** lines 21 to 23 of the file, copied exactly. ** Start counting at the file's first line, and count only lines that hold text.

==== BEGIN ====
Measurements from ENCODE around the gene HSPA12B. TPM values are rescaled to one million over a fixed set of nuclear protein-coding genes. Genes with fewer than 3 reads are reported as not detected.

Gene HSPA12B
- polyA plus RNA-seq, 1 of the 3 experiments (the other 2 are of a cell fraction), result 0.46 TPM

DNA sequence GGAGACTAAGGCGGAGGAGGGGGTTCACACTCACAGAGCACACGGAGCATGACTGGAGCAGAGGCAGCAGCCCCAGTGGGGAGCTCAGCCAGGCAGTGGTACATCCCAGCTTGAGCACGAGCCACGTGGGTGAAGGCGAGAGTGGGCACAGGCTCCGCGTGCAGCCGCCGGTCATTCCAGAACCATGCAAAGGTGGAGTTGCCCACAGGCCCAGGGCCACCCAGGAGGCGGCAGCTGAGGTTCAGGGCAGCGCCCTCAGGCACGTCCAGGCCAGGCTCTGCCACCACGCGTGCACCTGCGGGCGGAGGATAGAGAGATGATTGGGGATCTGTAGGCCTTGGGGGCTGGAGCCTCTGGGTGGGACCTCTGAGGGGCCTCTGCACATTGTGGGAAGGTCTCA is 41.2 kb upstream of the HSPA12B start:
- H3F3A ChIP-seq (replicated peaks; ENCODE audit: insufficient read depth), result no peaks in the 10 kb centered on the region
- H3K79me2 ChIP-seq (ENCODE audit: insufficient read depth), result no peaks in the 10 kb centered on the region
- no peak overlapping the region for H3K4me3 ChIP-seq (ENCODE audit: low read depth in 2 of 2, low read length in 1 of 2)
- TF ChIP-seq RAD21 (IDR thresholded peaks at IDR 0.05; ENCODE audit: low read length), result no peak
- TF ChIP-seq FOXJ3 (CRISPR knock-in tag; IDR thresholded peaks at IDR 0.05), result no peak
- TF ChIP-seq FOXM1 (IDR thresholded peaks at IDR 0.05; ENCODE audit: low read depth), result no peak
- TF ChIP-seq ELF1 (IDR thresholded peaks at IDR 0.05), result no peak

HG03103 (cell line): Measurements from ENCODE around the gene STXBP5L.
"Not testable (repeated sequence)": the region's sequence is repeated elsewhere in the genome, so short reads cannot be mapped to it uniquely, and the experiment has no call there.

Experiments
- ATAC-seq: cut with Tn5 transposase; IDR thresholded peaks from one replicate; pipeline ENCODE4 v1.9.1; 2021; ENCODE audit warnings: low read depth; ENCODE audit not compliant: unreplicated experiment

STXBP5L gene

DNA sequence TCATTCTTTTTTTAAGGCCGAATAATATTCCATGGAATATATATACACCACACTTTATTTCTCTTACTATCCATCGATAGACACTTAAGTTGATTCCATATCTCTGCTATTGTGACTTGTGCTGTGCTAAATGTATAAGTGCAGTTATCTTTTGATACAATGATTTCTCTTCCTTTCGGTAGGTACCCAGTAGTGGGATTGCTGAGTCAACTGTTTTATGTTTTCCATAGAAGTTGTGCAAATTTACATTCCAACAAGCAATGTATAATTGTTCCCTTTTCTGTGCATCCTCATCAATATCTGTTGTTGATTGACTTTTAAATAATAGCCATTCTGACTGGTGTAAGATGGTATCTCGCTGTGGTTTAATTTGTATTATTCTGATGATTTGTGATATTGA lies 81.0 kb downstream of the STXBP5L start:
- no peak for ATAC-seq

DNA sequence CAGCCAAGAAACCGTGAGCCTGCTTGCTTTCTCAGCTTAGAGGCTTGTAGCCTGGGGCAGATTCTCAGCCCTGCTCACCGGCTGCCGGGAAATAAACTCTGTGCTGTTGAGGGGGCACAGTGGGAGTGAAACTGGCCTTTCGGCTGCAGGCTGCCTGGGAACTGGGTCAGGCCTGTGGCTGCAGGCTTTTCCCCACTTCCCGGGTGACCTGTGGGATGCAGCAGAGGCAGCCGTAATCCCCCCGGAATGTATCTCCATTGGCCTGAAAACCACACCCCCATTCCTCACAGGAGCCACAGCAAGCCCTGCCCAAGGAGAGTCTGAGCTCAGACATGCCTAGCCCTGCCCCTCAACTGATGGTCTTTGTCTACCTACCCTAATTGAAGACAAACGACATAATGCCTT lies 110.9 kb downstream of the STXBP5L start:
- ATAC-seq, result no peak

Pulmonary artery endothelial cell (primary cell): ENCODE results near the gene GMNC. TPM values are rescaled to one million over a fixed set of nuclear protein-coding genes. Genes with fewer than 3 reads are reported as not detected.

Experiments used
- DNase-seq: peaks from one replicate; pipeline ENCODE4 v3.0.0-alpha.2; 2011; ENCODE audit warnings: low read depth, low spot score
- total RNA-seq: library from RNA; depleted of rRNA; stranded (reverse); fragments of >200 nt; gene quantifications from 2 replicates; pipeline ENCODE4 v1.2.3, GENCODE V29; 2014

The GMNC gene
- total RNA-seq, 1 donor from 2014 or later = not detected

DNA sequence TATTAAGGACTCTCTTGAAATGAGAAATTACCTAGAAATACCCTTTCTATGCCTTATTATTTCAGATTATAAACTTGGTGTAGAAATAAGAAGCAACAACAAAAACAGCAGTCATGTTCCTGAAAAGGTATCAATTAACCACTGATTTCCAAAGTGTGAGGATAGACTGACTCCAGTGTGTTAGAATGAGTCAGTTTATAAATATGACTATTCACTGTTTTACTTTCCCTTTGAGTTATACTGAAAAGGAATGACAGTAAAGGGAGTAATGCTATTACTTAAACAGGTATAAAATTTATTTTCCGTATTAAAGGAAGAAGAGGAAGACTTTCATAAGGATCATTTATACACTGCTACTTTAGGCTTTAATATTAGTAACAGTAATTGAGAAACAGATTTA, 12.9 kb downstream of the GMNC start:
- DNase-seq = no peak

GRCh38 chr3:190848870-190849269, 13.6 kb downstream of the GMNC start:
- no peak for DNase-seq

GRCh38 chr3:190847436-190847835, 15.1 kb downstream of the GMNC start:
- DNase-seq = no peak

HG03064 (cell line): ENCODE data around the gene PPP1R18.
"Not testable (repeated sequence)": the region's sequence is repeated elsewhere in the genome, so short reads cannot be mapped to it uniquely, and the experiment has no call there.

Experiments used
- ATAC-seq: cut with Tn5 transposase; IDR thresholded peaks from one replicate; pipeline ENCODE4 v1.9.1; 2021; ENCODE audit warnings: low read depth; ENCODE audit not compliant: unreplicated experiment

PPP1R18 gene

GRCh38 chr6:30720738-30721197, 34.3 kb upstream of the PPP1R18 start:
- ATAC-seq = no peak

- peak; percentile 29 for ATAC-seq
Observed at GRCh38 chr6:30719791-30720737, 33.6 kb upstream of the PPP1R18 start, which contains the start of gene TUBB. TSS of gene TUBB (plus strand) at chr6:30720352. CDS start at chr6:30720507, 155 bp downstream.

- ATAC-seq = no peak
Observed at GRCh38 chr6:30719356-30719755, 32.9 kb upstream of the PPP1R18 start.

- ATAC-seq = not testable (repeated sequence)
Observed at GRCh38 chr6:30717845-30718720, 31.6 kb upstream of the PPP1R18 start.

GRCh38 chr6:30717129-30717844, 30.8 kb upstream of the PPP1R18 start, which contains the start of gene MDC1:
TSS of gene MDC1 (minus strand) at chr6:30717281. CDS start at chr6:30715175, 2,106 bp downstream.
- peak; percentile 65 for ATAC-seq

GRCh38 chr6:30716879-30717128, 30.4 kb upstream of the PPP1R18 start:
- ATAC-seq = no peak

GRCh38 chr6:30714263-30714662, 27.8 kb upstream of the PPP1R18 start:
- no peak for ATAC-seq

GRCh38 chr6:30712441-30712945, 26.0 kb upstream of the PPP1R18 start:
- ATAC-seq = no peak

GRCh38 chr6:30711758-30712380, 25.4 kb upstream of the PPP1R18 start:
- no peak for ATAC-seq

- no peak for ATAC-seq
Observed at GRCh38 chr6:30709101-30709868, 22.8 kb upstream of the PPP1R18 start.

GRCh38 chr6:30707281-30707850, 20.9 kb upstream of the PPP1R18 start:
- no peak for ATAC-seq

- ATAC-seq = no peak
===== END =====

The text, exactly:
Pulmonary artery endothelial cell (primary cell): ENCODE results near the gene GMNC. TPM values are rescaled to one million over a fixed set of nuclear protein-coding genes. Genes with fewer than 3 reads are reported as not detected.

Experiments used
- DNase-seq: peaks from one replicate; pipeline ENCODE4 v3.0.0-alpha.2; 2011; ENCODE audit warnings: low read depth, low spot score